R/O Country Artist Song Points Place[83]
1  Azerbaijan Aisel "X My Heart" 94 11
2  Iceland Ari Ólafsson "Our Choice" 15 19
3  Albania Eugent Bushpepa "Mall" 162 8
4  Belgium Sennek "A Matter of Time" 91 12
5  Czech Republic Mikolas Josef "Lie to Me" 232 3
6  Lithuania Ieva Zasimauskaitė "When We're Old" 119 9
7  Israel Netta "Toy" 283 1
8  Belarus Alekseev "Forever" 65 16
9  Estonia Elina Nechayeva "La forza" 201 5
10  Bulgaria Equinox "Bones" 177 7
11  Macedonia Eye Cue "Lost and Found" 24 18
12  Croatia Franka "Crazy" 63 17
13  Austria Cesár Sampson "Nobody but You" 231 4
14  Greece Yianna Terzi "Oniro mou" 81 14
15  Finland Saara Aalto "Monsters" 108 10
16  Armenia Sevak Khanagyan "Qami" 79 15
17   Switzerland Zibbz "Stones" 86 13
18  Ireland Ryan O'Shaughnessy "Together" 179 6
19  Cyprus Eleni Foureira "Fuego" 262 2

Semi-final 2[edit]

The second semi-final took place on 10 May 2018 at 20:00 WEST (21:00 CEST).[78] Eighteen countries participated in this semi-final, with the running order published on 3 April 2018.[79] Norway won the most points, followed by Sweden, Moldova, Australia, Denmark, Ukraine, Netherlands, Slovenia, Serbia, and Hungary. The countries that failed to reach the final were Romania, Latvia, Malta, Poland, Russia, Montenegro, San Marino, and Georgia. All the countries competing in this semi-final were eligible to vote, plus France, Germany and Italy.[80]

The interval acts included a dance medley of "Puppet on a String", "Dschinghis Khan", "Making Your Mind Up", "Euphoria" and Riverdance, performed by the presenters; a pre-recorded segment depicting the recording of the postcards; a short documentary about the Portuguese 1974 entry "E depois do adeus" and its impact on the Carnation Revolution; plus new instalments of "Esclopedia" and "Planet Portugal". The French, German and Italian artists were then interviewed, and clips of their competing songs were played.[84][82]

  Qualifiers
R/O Country Artist Song Points Place[85]
1  Norway Alexander Rybak "That's How You Write a Song" 266 1
2  Romania The Humans "Goodbye" 107 11
3  Serbia Sanja Ilić and Balkanika "Nova deca" 117 9
4  San Marino Jessika feat. Jenifer Brening "Who We Are" 28 17
5  Denmark Rasmussen "Higher Ground" 204 5
6  Russia Julia Samoylova "I Won't Break" 65 15
7  Moldova DoReDoS "My Lucky Day" 235 3
8  Netherlands Waylon "Outlaw in 'Em" 174 7
9  Australia Jessica Mauboy "We Got Love" 212 4
10  Georgia Ethno-Jazz Band Iriao "For You" 24 18
11  Poland Gromee feat. Lukas Meijer "Light Me Up" 81 14
12  Malta Christabelle "Taboo" 101 13
13  Hungary AWS "Viszlát nyár" 111 10
14  Latvia Laura Rizzotto "Funny Girl" 106 12
15  Sweden Benjamin Ingrosso "Dance You Off" 254 2
16  Montenegro Vanja Radovanović "Inje" 40 16
17  Slovenia Lea Sirk "Hvala, ne!" 132 8
18  Ukraine Mélovin "Under the Ladder" 179 6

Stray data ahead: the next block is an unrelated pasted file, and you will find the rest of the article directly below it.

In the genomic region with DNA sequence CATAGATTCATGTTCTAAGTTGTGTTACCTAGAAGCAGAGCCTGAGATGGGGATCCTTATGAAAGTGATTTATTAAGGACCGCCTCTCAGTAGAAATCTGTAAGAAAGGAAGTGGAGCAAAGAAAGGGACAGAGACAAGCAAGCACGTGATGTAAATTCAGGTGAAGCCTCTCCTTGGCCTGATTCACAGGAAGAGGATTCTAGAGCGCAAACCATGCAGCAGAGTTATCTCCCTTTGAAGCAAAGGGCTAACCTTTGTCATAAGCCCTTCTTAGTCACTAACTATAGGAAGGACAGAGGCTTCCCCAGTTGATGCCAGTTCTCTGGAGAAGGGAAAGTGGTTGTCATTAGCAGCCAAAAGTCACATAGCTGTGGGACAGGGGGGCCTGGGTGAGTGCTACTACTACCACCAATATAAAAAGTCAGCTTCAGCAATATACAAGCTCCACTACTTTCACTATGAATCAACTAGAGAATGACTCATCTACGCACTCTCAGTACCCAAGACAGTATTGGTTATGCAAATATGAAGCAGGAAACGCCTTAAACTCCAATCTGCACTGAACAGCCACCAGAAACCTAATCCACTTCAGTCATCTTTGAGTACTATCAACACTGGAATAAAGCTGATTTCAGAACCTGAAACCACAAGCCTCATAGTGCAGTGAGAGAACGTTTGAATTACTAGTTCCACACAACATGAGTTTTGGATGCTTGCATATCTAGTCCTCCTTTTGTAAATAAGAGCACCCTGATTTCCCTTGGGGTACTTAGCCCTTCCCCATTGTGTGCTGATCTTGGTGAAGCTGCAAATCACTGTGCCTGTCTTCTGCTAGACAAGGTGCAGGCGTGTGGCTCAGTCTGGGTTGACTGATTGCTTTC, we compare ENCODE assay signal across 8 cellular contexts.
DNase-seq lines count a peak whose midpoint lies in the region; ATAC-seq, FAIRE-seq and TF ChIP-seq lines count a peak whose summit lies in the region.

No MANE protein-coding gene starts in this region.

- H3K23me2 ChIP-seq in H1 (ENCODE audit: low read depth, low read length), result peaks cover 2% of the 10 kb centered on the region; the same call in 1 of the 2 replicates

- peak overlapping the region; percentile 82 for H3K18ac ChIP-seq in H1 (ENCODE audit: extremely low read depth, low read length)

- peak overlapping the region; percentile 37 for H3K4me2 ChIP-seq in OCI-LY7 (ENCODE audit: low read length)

Final[edit]

The final took place on 12 May 2018 at 20:00 WEST (21:00 CEST).[78] Twenty-six countries participated in the final, with all forty-three participating countries eligible to vote. The running order for the final was published on 10 May 2023.[86] Israel won the contest with the song "Toy", performed by Netta and written by Doron Medalie and Stav Beger.[87] Israel won with 529 points, also winning the televote. Cyprus came second with 436 points, with Austria (who won the jury vote), Germany, Italy, the Czech Republic, Sweden, Estonia, Denmark, and Moldova completing the top ten. Slovenia, Spain, United Kingdom, Finland, and Portugal occupied the bottom five positions.[88]

The final was opened by Portuguese fado singers Ana Moura and Mariza performing "Fado loucura" and "Barco negro" respectively. This was followed by the flag parade, introducing all twenty-six finalists, accompanied with music by Portuguese scratching duo Beatbombers. The interval acts included a medley of "Ter peito e espaço", "Nova Lisboa", and "Reserva pra dois", performed by DJ Branko and featuring Sara Tavares, Dino D'Santiago, and Mayra Andrade respectively; a video sketch about the history of Portugal in the Eurovision Song Contest, featuring Suzy; an interview with Polina Bogusevich, winner of the Junior Eurovision Song Contest 2017; and Salvador Sobral, who performed his new single "Mano a mano" and his winning song "Amar pelos dois", the latter in a duet with Brazilian singer Caetano Veloso, with both songs featuring piano accompaniment by Júlio Resende.[89][90][91][92][93][94][95]

  Winner
R/O Country Artist Song Points Place[96]
1  Ukraine Mélovin "Under the Ladder" 130 17
2  Spain Amaia and Alfred "Tu canción" 61 23
3  Slovenia Lea Sirk "Hvala, ne!" 64 22
4  Lithuania Ieva Zasimauskaitė "When We're Old" 181 12
5  Austria Cesár Sampson "Nobody but You" 342 3
6  Estonia Elina Nechayeva "La forza" 245 8